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Aside from Whitney Houston’s marriage to Bobby Brown, the one relationship that gets talked about the most is the icon’s relationship with Robyn Crawford. The two had a friendship that lasted decades and many assumed it developed into more at one point. Houston denied such, but in recent years, Crawford has confirmed it on her end. Now, a new book highlights more of Crawford and Houston’s time together and whether Houston was held back by not being able to openly express her sexuality. 

Whitney Houston poses for portrait
Whitney Houston photographed in February 1982 | Jack Mitchell/Getty Images

The book explores how the singer’s suppressed sexuality potentially backfired

In Gerrick Kennedy’s new book Didn’t We Almost Have It All: In Defense of Whitney Houston, he writes about the idea that Houston was not free to be who she was in terms of her being attracted to Crawford, who she met when she was 17. The intense media scrutiny and speculation surrounding their relationship also didn’t help.

“Because her music didn’t fit squarely in the boxes expected of a Black girl making music in the ’80s, she was seen as not Black enough. She was ridiculed. Brandished ‘Whitey’ — and endured endless speculation on her sexuality,” he writes in an excerpt shared by The New York Post.

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Kennedy details the moment Houston explored her true feelings for Crawford on an intimate level, noting it was during the summer they worked together as teenagers.“Their lips met, bound by all that had been unspoken between the two. That first kiss was long, warm like honey,” Kennedy writes.

The two are said to have been inseparable, but never actually defined things to others, or even themselves. “They were partners in a traditional sense but never had a real conversation about labels — lesbian, gay, bisexual, girlfriend,” Kennedy writes.

But Houston’s family wanted no [arts of it. The two were reportedly instructed not to walk too close to one another in public places so that no one would ask questions about them.

What Robyn Crawford has said about her relationship with Whitney Houston

Both Crawford and Houston denied ever being romantic with one another. But in 2019, Crawford penned a memoir about her friendship and working relationship with Houston titled A Song For You. It was only then that she confirmed there was more than a platonic relationship with Houston that lasted two years in the 80s. 

“It wasn’t all about our sleeping together,” Crawford wrote in the tell-all. “We could trust each other with our secrets, our feelings, and who we were. We were friends, we were lovers. We were everything to each other. We weren’t falling in love. We just were. We had each other. We were one: that’s how it felt.”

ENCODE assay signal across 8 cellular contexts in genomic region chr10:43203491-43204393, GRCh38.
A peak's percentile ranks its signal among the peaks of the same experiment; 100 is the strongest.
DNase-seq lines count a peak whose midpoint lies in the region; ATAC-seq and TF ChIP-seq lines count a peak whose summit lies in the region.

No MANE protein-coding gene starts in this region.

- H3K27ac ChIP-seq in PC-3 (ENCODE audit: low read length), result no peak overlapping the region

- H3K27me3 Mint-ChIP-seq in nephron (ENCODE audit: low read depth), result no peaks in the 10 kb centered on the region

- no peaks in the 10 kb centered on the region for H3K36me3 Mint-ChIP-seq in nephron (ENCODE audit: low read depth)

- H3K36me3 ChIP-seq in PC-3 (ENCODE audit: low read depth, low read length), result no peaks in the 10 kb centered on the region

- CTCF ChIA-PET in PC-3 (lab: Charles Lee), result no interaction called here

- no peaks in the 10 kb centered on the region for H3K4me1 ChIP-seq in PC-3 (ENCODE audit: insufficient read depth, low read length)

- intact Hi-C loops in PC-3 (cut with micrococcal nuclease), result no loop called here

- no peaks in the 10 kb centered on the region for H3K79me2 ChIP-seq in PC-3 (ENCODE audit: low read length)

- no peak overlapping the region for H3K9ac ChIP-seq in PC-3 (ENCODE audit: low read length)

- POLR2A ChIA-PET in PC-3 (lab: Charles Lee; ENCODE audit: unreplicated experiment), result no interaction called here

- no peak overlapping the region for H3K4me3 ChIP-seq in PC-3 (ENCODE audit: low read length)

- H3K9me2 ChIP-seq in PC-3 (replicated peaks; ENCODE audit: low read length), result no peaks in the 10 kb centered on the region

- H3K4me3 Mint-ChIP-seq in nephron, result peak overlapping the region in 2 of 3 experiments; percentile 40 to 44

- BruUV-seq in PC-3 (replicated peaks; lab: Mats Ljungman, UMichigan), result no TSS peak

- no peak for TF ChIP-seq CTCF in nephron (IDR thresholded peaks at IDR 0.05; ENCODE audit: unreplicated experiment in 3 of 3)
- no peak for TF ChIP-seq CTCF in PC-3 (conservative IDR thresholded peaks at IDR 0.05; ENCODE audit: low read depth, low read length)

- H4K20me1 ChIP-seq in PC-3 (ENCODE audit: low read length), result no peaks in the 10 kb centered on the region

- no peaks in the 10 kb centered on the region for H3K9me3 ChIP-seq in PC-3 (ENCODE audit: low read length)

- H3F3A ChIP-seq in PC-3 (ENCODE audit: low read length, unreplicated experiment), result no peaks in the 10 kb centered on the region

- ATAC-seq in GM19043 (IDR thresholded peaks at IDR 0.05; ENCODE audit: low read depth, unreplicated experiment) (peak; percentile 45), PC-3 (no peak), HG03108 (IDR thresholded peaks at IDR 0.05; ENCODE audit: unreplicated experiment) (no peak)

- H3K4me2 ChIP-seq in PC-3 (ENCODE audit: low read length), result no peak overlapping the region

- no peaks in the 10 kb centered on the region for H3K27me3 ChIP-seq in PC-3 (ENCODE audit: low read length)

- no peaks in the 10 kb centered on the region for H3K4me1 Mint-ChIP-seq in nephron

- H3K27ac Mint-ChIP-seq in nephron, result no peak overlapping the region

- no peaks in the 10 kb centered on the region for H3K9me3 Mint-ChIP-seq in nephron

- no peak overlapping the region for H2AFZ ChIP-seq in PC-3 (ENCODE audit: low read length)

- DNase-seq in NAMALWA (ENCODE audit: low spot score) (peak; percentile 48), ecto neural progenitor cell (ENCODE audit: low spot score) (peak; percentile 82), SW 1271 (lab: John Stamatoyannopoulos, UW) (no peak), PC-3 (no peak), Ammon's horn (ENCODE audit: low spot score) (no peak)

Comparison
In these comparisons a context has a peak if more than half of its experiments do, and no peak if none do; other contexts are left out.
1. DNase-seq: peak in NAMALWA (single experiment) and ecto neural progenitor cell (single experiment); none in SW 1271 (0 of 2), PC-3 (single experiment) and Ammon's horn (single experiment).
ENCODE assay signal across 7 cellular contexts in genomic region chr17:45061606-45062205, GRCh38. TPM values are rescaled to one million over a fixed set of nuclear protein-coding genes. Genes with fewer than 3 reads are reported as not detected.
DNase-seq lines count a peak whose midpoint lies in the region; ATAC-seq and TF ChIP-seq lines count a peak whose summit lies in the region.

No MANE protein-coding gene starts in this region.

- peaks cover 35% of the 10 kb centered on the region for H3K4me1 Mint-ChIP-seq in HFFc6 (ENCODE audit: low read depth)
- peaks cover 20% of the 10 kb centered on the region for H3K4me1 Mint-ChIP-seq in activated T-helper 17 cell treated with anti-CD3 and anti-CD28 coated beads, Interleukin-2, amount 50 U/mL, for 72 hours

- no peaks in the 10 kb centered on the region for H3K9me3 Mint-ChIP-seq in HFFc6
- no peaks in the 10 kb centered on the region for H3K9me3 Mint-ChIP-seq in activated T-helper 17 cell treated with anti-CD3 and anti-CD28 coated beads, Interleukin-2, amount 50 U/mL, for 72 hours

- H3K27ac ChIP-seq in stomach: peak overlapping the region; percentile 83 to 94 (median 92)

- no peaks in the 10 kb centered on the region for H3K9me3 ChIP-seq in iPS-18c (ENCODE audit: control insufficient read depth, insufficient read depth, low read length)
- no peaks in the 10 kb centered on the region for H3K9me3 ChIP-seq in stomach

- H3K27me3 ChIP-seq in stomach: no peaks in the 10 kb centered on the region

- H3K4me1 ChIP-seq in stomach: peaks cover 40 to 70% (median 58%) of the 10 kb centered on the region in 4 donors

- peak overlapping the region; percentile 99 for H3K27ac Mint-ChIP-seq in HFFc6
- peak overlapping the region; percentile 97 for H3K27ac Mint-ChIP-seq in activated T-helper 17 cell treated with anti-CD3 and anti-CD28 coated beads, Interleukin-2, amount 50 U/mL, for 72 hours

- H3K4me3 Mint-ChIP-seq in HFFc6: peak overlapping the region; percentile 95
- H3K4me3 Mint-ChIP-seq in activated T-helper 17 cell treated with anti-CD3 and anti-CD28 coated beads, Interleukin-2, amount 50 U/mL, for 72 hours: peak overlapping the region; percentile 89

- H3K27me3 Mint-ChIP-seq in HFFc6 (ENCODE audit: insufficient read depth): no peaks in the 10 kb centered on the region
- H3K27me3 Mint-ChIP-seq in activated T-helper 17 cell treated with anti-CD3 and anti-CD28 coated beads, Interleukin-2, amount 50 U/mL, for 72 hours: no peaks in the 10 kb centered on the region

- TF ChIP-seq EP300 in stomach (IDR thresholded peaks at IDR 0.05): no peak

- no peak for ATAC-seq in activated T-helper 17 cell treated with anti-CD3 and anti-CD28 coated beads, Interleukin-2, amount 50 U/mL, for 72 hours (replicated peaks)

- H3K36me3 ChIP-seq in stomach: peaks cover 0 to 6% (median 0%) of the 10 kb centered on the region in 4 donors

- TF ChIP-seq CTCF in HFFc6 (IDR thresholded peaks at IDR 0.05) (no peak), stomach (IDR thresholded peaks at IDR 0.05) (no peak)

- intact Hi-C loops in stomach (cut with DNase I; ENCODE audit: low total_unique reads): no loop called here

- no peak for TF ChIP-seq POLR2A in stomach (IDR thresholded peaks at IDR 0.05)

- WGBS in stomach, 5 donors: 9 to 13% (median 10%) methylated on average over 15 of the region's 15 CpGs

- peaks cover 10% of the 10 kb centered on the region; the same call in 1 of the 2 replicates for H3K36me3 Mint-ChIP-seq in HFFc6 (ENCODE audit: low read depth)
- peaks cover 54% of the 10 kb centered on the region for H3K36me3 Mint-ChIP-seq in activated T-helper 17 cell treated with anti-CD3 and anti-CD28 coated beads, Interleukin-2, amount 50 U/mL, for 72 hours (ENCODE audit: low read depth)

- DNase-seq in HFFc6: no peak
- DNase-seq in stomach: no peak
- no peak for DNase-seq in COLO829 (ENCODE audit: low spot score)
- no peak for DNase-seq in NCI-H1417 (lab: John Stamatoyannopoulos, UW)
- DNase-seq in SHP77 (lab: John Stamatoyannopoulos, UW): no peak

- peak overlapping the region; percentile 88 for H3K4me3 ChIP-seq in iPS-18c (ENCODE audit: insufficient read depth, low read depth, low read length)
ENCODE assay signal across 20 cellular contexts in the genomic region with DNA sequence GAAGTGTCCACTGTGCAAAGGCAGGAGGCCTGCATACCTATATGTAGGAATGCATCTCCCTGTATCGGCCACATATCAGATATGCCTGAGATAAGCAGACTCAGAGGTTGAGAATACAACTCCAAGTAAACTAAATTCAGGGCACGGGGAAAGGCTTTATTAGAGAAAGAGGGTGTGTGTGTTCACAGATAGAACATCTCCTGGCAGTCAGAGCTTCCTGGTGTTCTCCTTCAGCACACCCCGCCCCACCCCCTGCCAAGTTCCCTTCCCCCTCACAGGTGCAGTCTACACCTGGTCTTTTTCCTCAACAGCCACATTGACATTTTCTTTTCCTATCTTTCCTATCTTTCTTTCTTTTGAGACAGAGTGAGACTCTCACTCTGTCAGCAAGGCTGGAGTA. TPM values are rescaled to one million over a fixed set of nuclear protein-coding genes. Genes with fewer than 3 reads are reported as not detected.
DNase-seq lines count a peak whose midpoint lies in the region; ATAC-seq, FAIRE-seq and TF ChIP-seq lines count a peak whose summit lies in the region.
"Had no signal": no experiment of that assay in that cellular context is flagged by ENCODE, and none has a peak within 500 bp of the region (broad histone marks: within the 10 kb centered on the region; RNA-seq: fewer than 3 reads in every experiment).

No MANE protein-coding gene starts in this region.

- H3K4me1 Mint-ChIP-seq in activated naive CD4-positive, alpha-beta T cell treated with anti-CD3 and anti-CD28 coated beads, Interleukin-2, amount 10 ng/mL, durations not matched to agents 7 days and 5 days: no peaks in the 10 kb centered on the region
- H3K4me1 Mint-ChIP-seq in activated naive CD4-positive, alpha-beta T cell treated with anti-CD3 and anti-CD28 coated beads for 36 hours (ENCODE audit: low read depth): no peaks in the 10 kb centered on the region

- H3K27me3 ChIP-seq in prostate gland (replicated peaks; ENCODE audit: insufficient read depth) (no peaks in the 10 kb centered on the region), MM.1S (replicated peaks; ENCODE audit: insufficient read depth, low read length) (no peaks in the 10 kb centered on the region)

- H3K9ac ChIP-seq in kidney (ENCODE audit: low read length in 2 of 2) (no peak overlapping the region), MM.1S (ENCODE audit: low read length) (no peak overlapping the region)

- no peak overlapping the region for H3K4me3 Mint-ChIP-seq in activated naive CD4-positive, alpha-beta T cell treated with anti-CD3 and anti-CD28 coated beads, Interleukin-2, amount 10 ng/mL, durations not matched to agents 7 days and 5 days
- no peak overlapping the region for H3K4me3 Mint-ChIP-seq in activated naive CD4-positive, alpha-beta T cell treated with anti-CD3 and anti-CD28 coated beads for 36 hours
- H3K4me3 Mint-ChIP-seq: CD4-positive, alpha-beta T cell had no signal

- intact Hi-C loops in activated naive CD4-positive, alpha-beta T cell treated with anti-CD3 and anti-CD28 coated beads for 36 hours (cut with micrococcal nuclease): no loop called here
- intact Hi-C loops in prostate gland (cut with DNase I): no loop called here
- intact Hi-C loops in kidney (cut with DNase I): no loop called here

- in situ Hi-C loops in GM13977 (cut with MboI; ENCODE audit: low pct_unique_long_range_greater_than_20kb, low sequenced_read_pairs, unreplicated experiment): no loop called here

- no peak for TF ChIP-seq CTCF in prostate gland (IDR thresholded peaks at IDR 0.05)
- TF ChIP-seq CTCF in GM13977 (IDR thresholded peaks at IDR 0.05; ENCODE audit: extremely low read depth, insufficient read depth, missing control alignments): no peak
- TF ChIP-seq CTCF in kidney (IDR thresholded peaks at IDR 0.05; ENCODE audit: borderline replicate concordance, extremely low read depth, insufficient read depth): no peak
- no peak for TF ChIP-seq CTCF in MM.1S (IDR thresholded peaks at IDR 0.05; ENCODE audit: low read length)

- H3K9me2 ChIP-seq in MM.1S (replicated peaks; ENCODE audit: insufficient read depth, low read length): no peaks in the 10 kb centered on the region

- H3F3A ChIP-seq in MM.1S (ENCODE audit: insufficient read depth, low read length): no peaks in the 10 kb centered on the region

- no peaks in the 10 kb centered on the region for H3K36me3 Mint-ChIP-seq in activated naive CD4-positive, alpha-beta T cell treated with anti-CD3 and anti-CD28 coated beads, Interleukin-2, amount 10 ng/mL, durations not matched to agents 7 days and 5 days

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Houston ended the romantic aspect of their relationship after she signed her record deal with Arista. She gifted Crawford a Bible as a token of her devotion to her, explaining that they couldn’t continue on as partners due to the stigma associated with same-sex relationships at the time. 

Crawford remained a close part of Houston’s circle, eventually becoming one of her top employees. She quit working for Houston in 2000 and says she distanced herself afterward to “save herself” amid Houston’s own marital and substance abuse struggles became too much for Crawford to bear. 

Whitney Houston’s family did not like Robyn Crawford

One person who was in opposition to Crawford’s relationship with Houston was Houston’s mother, Cissy. Cissy told Oprah that Crawford “talked too much” and seemingly had a certain level of control over her daughter. She also explained that she would not have been happy if rumors about Houston being a lesbian and being with Crawford were true. 

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Houston’s older brother Gary, who also sang background for her and toured with her, was also not a fan of Crawford. “Robyn was a nobody,” he said of Crawford in the Showtime documentary Can I Be Me. The documentary also looked into whether or not Houston would have had personal success had she been able to flourish in her feelings for Crawford. “She was wicked, evil, and an opportunist. She was someone I didn’t want my sister to be involved with,” Gary continued.

But friends of Houston felt the opposite, in fact, many who worked with Houston felt Crawford had Houston’s best interest at heart. Some even say that Houston spiraled further after Crawford’s resignation.